20 October 2022
When looking for an industry in which it is necessary to tackle uncommon logistical challenges, one should consider medicine. There, one can find everything that makes a logistician feel like they are on the front line: the realization that human life and health are at stake, the responsibility for moving equipment and medicines with a value often expressed in seven-figure sums, the scarcity of time, the limited budget, the need to coordinate many critical processes simultaneously – this is medical logistics in a nutshell! Let’s take a closer look at a few areas of specialization.
The supply chain must meet the requirements set by a list of applicable laws, primarily by the Pharmaceutical Law. In a specific market, the list of shippers and recipients of shipments is generally well known, and operations are repetitive and take place between a fixed pool of manufacturers, wholesalers and both general and hospital pharmacies. This affords the opportunity to plan the logistics handling of such orders well in advance.
Not to make things too simple, you need to keep in mind the limitations: pharmaceuticals have a limited shelf life, and you need to take this into account when planning the release of subsequent batches from warehouses. For many pharmaceuticals, a cooling network with temperature control of storage and transport must be maintained. This means providing temperature loggers and the infrastructure to collect, store and analyze this data. Budget planning must take into account the destruction of a drug of significant value, for example, due to overheating. In pharmaceutical storage areas, you need to provide emergency power sources and backup refrigerators into which drugs can be transferred in case the primary generators fail.
There is also the issue of safety. Many psychiatric and anesthesia drugs are either narcotics or drug precursors – their storage, movement and dispensing are subject to additional regulations that must be met.
Organ transplantation has a long history, and over the decades a lot has changed: surgical technology, diagnostic devices, drugs… One thing remains unchanged – the struggle against time, the need for instant circulation of information and the arrangement of transport of many people simultaneously, in different locations. At the forefront of logistically high-risk transplantation achievements is heart transplantation: the smallest number of donors, the shortest acceptable time between retrieval and implantation, the most numerous operating teams and enormous pressure, because if something goes wrong, the recipient is unlikely to get a second chance.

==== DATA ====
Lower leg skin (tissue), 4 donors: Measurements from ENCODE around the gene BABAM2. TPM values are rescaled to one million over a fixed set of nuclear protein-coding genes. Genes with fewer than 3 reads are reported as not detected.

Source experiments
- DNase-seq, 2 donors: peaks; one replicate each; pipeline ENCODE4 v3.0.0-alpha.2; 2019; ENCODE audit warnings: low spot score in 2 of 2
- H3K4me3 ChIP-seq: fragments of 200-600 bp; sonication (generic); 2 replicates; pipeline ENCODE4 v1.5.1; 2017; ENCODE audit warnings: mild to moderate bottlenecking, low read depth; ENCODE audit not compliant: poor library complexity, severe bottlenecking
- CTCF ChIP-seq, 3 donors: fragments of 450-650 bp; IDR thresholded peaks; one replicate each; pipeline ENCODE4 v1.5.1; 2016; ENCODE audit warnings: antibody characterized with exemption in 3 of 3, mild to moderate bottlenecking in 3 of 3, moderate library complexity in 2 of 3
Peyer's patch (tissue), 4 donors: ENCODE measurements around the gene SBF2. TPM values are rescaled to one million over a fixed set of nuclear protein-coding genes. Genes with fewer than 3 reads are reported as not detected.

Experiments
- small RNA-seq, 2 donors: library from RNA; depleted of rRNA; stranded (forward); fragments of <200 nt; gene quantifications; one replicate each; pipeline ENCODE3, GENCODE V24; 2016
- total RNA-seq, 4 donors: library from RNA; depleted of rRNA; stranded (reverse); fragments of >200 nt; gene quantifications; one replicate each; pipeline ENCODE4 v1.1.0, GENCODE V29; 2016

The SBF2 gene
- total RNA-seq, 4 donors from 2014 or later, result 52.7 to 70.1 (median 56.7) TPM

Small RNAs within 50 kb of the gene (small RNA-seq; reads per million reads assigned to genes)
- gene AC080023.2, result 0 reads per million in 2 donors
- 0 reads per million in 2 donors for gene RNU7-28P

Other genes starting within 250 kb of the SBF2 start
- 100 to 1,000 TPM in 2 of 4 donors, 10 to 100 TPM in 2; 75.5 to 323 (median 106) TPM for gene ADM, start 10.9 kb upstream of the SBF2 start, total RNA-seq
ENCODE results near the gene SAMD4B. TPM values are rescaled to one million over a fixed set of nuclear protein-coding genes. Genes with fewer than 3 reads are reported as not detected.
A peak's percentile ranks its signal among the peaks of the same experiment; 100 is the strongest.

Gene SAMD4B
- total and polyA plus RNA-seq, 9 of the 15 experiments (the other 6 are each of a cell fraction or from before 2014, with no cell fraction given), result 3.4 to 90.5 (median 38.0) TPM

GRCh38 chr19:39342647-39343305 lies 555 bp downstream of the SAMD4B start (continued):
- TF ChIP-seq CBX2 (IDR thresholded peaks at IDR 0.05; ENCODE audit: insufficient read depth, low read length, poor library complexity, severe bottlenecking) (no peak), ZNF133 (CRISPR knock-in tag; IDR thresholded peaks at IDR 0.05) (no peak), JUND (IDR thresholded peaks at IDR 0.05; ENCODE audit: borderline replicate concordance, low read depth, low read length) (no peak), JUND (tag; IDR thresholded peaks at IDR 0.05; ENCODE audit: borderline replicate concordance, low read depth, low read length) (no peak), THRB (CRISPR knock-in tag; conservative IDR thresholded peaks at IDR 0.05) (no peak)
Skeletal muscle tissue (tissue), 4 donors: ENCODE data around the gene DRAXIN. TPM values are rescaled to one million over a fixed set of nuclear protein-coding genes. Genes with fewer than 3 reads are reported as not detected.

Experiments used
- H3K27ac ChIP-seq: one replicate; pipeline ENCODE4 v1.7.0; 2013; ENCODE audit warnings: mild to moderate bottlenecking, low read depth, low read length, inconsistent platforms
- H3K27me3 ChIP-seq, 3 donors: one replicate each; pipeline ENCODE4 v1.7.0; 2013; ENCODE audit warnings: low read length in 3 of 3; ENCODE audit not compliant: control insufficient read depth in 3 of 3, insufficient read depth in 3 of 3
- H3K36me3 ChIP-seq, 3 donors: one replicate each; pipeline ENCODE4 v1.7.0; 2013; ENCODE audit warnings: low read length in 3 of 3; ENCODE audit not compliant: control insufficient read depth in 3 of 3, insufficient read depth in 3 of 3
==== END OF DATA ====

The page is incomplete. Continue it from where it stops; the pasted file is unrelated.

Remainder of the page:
It all starts when a donor is submitted, for whom a recipient can be matched from the waiting queue in the database. Donor and recipient testing begins, and if a potential recipient is waiting for a transplant at home, they are transported to the hospital at that point. This is the first transportation challenge, because the patient needs to be delivered to the clinic quickly. If transport by ambulance would take too long, an LPR helicopter is deployed. The recipient must not have an infection: flu, runny nose or an untreated tooth rule out the transplant.
If the first stage of qualification is successful, a transport team is organized to harvest the heart from the donor. In practice, transplant teams that meet for one donor may be several, and each of them has the task of harvesting a different organ: heart, kidneys, lungs, liver, pancreas, corneas. Priority is always given to the heart – it lasts the shortest time outside the human body, only about 4 hours. Taking into account the length of the operation, a maximum of 2.5 hours remains for transport.
The distance between the donor reporting hospital and the heart transplant clinic is sometimes several hundred kilometers. It can only be covered in the required time by air, so it is necessary to find an available plane or helicopter. In Poland, the military and police traditionally help with this. Years ago, military AN-26 planes carried the transplant team along with an ambulance, and after the AN-26 was replaced, casa planes have been flown by the medics themselves.
Now, that’s logistics on a grand scale, as hundreds or thousands of tons of equipment have to be transported to remote regions of the world, often under conditions of armed conflict or natural disaster. Most often these are medicines, medical equipment, container field hospitals and water treatment stations and sometimes also refrigerated storage facilities for corpses. Cargoes set off from many places and are delivered by various means of transport. It is necessary to assign them appropriate priorities, find carriers who agree to take part in the mission, designate landing sites for aircraft, provide road transport in the destination country, guarantee proper identification of the humanitarian column…
This is accompanied by a lot of paperwork: obtaining the appropriate approvals and permits to fly over dangerous areas, customs clearance, or permits to transport drugs. At the same time, movement in the other direction begins: evacuation of the wounded, or rotation of injured personnel. Optimization of logistics determines the success or failure of the mission, life or death of the injured.